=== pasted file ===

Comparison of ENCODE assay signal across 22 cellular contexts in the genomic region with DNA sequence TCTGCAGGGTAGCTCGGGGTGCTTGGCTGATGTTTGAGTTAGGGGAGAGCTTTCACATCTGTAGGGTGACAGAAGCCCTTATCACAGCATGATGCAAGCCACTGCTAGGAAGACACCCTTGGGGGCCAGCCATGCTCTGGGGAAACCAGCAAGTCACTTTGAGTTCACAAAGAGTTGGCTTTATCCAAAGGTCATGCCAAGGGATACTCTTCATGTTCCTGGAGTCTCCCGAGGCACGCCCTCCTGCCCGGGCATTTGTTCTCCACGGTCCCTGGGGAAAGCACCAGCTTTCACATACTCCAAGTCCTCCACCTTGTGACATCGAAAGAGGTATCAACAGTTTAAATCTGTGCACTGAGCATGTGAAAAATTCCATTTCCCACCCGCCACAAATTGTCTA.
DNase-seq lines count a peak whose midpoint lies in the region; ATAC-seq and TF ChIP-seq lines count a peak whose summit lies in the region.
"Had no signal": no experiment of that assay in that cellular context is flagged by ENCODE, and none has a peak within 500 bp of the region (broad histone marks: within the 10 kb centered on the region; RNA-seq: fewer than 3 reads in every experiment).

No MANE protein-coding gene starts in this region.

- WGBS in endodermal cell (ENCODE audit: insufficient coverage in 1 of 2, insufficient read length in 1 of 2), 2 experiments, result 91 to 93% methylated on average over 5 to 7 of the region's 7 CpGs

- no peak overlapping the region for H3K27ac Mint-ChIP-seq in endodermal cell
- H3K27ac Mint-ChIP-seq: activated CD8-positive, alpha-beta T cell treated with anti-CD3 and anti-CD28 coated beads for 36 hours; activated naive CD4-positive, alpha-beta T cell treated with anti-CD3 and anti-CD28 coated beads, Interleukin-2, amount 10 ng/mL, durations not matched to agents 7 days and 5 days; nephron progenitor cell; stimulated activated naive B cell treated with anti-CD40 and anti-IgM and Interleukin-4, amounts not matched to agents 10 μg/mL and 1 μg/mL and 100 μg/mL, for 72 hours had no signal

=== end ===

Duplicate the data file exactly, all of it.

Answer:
Comparison of ENCODE assay signal across 22 cellular contexts in the genomic region with DNA sequence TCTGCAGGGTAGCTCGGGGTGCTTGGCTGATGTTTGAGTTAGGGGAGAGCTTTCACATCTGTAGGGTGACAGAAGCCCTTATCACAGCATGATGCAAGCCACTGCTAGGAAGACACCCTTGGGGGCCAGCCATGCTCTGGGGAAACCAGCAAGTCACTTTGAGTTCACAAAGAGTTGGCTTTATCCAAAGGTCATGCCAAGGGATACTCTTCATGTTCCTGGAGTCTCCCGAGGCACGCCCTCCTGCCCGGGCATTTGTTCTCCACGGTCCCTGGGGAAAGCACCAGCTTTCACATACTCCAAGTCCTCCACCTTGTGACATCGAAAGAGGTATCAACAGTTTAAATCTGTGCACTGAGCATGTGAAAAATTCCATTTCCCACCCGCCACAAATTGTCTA.
DNase-seq lines count a peak whose midpoint lies in the region; ATAC-seq and TF ChIP-seq lines count a peak whose summit lies in the region.
"Had no signal": no experiment of that assay in that cellular context is flagged by ENCODE, and none has a peak within 500 bp of the region (broad histone marks: within the 10 kb centered on the region; RNA-seq: fewer than 3 reads in every experiment).

No MANE protein-coding gene starts in this region.

- WGBS in endodermal cell (ENCODE audit: insufficient coverage in 1 of 2, insufficient read length in 1 of 2), 2 experiments, result 91 to 93% methylated on average over 5 to 7 of the region's 7 CpGs

- no peak overlapping the region for H3K27ac Mint-ChIP-seq in endodermal cell
- H3K27ac Mint-ChIP-seq: activated CD8-positive, alpha-beta T cell treated with anti-CD3 and anti-CD28 coated beads for 36 hours; activated naive CD4-positive, alpha-beta T cell treated with anti-CD3 and anti-CD28 coated beads, Interleukin-2, amount 10 ng/mL, durations not matched to agents 7 days and 5 days; nephron progenitor cell; stimulated activated naive B cell treated with anti-CD40 and anti-IgM and Interleukin-4, amounts not matched to agents 10 μg/mL and 1 μg/mL and 100 μg/mL, for 72 hours had no signal